Social media has become a well-established marketing tool for brands big and small, but many business leaders still struggle to understand how to use it and how it fits into their companies’ overall marketing strategies. That was the topic addressed by a panel of Baton Rouge, Louisiana-area marketing professionals yesterday at the Baton Rouge Area Chamber’s monthly lunch.
One of the main challenges involved with social media adaptation is bridging the old way of marketing with the new way, said Object 9 CEO Jon Cato. Senior-level leaders who hold control over budgets are used to more traditional methods, which can cause conflict when new, possibly younger, employees join the business and want to use new technology and tactics.
Social media allows companies to improve their methods of message tailoring to connect their brands with their audiences, said Stan Levy, founder, president and CEO of FUSE. However, this requires being adaptable and allowing for changes in content and strategy.
Social media channels are entries to the marketing funnel, not necessarily a marketing destination, explained Zehnder Communications Social Media Director Blake Killian. Using them helps get the content companies are creating and sharing in front of their audiences.
Which Social Media Channels Should Businesses Use?
One lunch attendee asked panelists how to decide which social media channels are the most important for a business to use. Killian and Cato’s response: The most important channels are the ones your company’s clients and audience members pay attention to.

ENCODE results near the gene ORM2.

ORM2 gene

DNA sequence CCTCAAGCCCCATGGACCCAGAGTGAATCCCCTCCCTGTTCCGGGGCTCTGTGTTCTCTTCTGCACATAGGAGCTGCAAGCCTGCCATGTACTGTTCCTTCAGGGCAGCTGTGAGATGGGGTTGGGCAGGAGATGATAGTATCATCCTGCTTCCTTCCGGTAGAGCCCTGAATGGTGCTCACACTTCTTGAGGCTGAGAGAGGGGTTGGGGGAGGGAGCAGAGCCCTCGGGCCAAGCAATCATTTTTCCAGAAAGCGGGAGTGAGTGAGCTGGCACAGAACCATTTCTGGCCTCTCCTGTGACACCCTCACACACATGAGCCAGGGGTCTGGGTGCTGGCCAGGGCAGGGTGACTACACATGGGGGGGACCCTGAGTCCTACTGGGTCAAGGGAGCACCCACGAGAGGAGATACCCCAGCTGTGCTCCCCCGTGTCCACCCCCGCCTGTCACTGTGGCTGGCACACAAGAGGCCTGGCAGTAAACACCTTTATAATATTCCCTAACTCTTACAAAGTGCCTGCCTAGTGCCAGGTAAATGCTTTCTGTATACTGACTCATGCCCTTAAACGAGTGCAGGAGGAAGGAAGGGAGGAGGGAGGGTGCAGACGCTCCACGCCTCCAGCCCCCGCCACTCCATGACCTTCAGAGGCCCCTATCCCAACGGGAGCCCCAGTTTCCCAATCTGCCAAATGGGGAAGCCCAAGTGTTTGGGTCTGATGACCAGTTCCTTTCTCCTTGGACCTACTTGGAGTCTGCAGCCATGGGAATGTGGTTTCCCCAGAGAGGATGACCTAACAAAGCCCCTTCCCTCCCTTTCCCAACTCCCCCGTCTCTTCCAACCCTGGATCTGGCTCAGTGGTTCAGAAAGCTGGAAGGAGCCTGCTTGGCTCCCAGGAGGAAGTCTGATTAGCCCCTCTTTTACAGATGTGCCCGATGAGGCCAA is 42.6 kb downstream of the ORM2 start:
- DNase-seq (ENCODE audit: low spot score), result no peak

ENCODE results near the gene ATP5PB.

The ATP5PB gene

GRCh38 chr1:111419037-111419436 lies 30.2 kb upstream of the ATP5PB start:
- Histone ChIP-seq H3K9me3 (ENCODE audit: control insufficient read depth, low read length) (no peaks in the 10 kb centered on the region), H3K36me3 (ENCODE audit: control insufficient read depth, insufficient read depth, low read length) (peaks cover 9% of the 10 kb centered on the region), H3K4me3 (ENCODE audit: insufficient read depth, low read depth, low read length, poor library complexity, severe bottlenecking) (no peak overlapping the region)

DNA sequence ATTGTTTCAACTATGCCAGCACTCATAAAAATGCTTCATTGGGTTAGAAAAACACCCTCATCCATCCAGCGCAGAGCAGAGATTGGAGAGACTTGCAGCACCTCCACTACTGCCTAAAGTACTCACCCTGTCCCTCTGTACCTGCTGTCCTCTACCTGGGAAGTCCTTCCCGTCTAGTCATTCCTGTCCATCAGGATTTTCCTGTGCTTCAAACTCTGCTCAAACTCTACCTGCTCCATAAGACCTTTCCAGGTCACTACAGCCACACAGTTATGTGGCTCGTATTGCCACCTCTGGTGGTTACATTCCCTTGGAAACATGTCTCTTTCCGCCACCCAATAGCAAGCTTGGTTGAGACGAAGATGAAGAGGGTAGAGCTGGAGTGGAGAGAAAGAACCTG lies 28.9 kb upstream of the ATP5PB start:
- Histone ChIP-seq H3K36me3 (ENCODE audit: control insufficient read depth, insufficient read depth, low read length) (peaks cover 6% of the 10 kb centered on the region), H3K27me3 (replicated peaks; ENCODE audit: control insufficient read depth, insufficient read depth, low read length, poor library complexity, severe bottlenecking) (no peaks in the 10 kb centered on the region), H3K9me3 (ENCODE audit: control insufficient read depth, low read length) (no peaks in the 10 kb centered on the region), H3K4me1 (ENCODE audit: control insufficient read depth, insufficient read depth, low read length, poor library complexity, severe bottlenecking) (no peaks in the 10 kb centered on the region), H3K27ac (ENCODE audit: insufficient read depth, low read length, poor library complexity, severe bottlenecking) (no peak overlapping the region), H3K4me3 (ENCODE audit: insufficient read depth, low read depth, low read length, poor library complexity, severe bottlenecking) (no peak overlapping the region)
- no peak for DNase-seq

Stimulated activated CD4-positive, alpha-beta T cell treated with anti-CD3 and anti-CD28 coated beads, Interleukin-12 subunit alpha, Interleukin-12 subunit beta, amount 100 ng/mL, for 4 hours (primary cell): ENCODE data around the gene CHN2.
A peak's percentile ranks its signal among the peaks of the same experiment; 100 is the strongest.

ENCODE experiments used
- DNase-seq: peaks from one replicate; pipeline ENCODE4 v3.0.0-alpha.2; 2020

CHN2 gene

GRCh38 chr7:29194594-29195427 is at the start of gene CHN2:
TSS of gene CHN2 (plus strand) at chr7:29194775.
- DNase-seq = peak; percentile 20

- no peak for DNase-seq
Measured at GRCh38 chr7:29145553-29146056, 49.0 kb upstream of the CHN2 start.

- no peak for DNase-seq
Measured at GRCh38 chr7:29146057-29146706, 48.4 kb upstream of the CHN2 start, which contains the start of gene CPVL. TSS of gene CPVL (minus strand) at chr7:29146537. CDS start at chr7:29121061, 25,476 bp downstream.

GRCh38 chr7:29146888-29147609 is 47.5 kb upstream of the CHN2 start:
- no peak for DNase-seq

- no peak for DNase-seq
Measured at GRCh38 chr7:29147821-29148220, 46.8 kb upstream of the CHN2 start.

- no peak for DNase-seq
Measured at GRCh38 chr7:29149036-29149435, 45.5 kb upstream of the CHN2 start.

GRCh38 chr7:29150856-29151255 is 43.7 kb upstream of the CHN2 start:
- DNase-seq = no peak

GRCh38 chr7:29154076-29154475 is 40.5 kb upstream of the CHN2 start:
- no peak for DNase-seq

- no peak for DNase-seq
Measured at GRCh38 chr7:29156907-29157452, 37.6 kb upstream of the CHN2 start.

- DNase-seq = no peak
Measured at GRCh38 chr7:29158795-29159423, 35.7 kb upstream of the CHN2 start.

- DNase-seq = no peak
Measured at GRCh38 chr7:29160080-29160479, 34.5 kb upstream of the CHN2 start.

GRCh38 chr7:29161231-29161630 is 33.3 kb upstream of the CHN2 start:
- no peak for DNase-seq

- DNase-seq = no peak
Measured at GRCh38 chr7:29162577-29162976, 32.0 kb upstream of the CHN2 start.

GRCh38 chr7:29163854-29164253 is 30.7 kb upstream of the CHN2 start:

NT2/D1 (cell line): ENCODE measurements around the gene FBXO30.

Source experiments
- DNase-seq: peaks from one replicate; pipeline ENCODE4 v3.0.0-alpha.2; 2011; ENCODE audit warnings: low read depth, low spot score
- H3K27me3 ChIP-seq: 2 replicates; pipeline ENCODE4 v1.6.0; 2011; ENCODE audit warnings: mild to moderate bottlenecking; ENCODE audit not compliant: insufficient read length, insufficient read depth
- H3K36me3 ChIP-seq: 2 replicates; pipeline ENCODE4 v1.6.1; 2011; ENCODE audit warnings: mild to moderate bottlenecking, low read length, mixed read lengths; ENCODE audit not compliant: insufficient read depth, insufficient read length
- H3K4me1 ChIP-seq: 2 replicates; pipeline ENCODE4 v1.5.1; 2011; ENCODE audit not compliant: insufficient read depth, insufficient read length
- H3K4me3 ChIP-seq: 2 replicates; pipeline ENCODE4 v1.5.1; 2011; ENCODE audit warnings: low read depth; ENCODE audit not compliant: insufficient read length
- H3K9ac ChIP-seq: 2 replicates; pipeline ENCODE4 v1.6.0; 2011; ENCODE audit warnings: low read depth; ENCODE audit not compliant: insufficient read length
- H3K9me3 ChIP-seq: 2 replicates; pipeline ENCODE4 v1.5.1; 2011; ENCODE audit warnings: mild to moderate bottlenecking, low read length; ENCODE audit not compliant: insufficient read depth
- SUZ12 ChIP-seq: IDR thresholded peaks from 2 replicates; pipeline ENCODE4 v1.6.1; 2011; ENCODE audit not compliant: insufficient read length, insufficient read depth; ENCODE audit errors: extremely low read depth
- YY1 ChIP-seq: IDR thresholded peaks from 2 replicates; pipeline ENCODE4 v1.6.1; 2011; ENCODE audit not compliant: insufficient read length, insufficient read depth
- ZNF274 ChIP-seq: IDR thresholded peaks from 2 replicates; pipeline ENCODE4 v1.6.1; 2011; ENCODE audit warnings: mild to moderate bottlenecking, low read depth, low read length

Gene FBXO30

Social media marketing isn’t about what’s easiest for the business or the company’s marketing team, it’s about the audience they’re trying to reach, Killian explained. But marketing also requires companies know their limitations. For example, your audience may like high-quality videos, but you won’t be able to provide them if you don’t have the necessary resources to do so. Situations like this require a compromise to reconcile your limitations with your audience’s desires.
Preparation Is Key to Social Media Marketing Success
The same audience member then asked the panelists to discuss the concept of reputation capital. Cato responded by urging marketers to accept that they cannot control the Internet. Once people can get past that, they can move on to showing their customers that there’s someone out there trying to make them happy.
To stay prepared for problems that can arise on the Internet, Killian explained how he and his clients sit down and map out a variety of “what if” scenarios before making a marketing move.
Preparation is key to every marketing strategy, agreed Stuart Feigley, partner and creative director at WrightFeigley Communications. He offered the example of the 2013 Super Bowl when lights went out. In response, Oreo sent a tweet with an ad saying “you can still dunk in the dark.” This was great marketing with a great response time to an event they could never have predicted.
How to Find Your Company’s Audience
Lunch ended with some advice on how companies can find and get to know their audiences. MESH principal and Director of Creative Strategy Taylor Bennett suggested using comment cards at a restaurant to learn consumers’ favorite ways to receive information. He also suggested companies find someone on staff who is a good writer to help with content creation, and to make content more thoughtful and geared toward what their audience wants.
Feigley recommended listening to the conversations going on around you — both in real life and online. This includes turning on Google alerts to get all of the comments your audience is making, even the negative ones. In addition, he recommended marketers commit to working with social media for a longer period of time. That means trying out a strategy, evaluating it after several months, and then adjusting it according to your results.
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